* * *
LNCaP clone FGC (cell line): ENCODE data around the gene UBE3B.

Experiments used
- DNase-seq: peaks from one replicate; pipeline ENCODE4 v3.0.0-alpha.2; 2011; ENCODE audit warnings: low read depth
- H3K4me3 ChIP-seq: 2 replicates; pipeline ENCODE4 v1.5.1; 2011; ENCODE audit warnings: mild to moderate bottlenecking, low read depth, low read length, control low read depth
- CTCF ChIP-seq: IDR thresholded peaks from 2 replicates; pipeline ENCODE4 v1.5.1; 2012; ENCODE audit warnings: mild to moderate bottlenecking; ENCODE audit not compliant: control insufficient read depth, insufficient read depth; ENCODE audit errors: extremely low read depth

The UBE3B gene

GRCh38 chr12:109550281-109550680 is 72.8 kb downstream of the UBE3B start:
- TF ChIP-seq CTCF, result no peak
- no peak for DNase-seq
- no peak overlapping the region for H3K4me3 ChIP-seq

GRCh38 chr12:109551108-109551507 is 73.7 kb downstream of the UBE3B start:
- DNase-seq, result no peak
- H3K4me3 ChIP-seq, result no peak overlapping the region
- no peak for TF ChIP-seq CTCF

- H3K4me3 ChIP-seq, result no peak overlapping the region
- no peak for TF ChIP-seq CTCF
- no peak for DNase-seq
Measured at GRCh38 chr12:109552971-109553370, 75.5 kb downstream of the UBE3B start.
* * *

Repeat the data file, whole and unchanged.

LNCaP clone FGC (cell line): ENCODE data around the gene UBE3B.

Experiments used
- DNase-seq: peaks from one replicate; pipeline ENCODE4 v3.0.0-alpha.2; 2011; ENCODE audit warnings: low read depth
- H3K4me3 ChIP-seq: 2 replicates; pipeline ENCODE4 v1.5.1; 2011; ENCODE audit warnings: mild to moderate bottlenecking, low read depth, low read length, control low read depth
- CTCF ChIP-seq: IDR thresholded peaks from 2 replicates; pipeline ENCODE4 v1.5.1; 2012; ENCODE audit warnings: mild to moderate bottlenecking; ENCODE audit not compliant: control insufficient read depth, insufficient read depth; ENCODE audit errors: extremely low read depth

The UBE3B gene

GRCh38 chr12:109550281-109550680 is 72.8 kb downstream of the UBE3B start:
- TF ChIP-seq CTCF, result no peak
- no peak for DNase-seq
- no peak overlapping the region for H3K4me3 ChIP-seq

GRCh38 chr12:109551108-109551507 is 73.7 kb downstream of the UBE3B start:
- DNase-seq, result no peak
- H3K4me3 ChIP-seq, result no peak overlapping the region
- no peak for TF ChIP-seq CTCF

- H3K4me3 ChIP-seq, result no peak overlapping the region
- no peak for TF ChIP-seq CTCF
- no peak for DNase-seq
Measured at GRCh38 chr12:109552971-109553370, 75.5 kb downstream of the UBE3B start.